Lessons from Angelina Jolie and Fernie Mae

Women leading women

Recent news about Angelina Jolie has me thinking of my mother. At first glance, a rich and famous celebrity and a working-class waitress from rural Kentucky would seem to have little in common. However, both have much to teach us about being informed and taking control when challenging health decisions need to be made.

My mother, Fern Dreffs, used to tell my three sisters and me, “You can’t control a lot of what happens, but you can control how you choose to react to what happens.”

This is one lesson we can take from the tough decision Jolie made to have her ovaries and fallopian tubes removed as a precaution against developing cancer. Jolie, whose preventive double mastectomy was well-documented, has again chosen to share her very personal medical experience in a very public way.

In a New York Times opinion column, Jolie referred to a promise she made after her earlier surgery to follow up with information that could be useful to other women. She wrote, “There is more than one way to deal with any health issue. The most important thing is to learn about the options and choose what is right for you personally.”

 “Some people may question Jolie’s decision as being too drastic. Other might see it as being brave,” said Janel Willingham, APRN, a nurse practitioner with Norton Healthcare Prevention & Wellness. “I think it speaks to dismantling the secrecy that sometimes keeps us from knowing what our options are.”

A significant factor in Jolie’s decision was her family history. She has a BRCA1 gene mutation, which puts her estimated risk for breast cancer at 87 percent and estimated risk for ovarian cancer at 50 percent. She lost her mother, grandmother and aunt to cancer.

“Knowing your family history is a biggie,” said Willingham, who works with Norton Cancer Institute’s genetic testing program. “It’s also important to see your primary care doctor regularly and build trust well before you find yourself slammed with making some kind of life-altering decision.”

“It is not easy to make these decisions. But it is possible to take control and tackle head-on any health issue,” Jolie wrote in her essay. “You can seek advice, learn about the options and make choices that are right for you. Knowledge is power.”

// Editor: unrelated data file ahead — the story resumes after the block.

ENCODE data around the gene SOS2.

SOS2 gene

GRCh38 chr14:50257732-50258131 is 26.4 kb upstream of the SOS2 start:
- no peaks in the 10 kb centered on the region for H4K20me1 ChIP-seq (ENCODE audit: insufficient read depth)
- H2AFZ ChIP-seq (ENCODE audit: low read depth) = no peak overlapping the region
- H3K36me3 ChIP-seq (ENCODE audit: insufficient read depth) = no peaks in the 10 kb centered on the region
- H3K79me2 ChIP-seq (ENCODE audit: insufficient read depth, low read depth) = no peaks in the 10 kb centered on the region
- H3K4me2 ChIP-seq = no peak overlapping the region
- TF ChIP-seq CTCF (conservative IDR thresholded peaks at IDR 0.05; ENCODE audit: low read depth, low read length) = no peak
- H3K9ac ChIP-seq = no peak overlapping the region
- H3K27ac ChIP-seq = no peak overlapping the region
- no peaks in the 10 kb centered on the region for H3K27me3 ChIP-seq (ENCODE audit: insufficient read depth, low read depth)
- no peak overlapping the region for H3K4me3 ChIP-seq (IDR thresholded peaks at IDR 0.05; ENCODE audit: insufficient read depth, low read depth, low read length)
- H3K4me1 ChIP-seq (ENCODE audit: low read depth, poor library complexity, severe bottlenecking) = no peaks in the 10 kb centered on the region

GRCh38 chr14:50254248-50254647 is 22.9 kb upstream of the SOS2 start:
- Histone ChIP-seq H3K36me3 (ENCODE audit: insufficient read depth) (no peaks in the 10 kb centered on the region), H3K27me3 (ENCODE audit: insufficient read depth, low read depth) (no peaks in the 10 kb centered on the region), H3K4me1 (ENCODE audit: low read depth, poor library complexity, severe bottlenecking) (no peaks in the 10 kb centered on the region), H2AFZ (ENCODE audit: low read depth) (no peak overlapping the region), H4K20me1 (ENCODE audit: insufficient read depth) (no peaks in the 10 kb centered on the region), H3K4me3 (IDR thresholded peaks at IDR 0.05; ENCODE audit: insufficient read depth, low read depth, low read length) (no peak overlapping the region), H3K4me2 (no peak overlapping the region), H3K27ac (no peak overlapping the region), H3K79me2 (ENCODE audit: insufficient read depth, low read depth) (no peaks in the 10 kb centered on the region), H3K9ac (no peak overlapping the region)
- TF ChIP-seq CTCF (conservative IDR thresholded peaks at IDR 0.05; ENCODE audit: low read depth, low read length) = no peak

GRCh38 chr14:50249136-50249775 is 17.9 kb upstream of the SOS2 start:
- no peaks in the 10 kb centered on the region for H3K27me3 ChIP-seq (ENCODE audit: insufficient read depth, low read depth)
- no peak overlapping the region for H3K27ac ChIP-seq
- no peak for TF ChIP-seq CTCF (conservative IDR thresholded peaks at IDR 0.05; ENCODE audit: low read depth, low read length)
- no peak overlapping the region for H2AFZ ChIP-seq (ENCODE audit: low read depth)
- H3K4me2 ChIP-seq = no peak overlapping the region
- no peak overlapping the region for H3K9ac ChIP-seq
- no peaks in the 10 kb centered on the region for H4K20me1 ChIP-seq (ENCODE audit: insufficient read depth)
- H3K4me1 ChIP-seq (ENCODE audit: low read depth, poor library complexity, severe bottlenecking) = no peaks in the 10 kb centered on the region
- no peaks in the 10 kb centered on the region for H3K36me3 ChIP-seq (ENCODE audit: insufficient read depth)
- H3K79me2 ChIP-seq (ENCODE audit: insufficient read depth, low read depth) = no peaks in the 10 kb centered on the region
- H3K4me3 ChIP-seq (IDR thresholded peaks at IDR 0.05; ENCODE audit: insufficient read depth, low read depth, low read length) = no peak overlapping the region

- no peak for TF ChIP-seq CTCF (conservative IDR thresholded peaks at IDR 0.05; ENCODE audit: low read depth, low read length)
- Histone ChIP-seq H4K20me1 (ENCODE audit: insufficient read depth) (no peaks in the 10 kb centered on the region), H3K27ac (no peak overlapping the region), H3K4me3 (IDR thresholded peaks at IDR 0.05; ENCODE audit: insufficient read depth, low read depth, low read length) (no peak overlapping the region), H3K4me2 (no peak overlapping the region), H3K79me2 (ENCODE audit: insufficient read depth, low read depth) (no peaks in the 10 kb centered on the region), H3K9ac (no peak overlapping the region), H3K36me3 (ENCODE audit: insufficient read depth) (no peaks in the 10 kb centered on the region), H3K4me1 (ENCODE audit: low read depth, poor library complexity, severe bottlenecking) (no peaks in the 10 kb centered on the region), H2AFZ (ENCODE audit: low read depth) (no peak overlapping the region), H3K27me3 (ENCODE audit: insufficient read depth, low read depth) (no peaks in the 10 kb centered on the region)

As I read this, my mother’s voice (with its distinctive Eastern Kentucky twang) echoed in my head.

My mother was 56 when we learned she had lung cancer, the same age at which Angelina Jolie’s mother died. Our hopes were high for a good outcome after Mom’s initial surgery, chemotherapy and radiation. Sadly, that was not to be. We soon found out the cancer had spread to her brain and things rapidly went downhill from there.

Fernie Mae — our fond nickname for her because she had no middle name — took control and made some hard choices. After many serious discussions with her doctors and other trusted advisers, she decided on no further treatment. She wrote a living will, called on her local hospice for help, lived every moment as joyfully as she could and died on her own terms at home fully supported by all of us who loved her.

Jolie described making her decision as polarizing and peaceful. She wrote, “The beautiful thing about such moments in life is that there is so much clarity. You know what you live for and what matters.”

My mom couldn’t have said it so eloquently, but I’m certain she felt exactly the same way.

What we can learn from these two very courageous women is clear: Know and understand your options. Communicate openly with those you love and trust. Make decisions that reflect your values. Have faith that the choices you make are ultimately the right ones for you.


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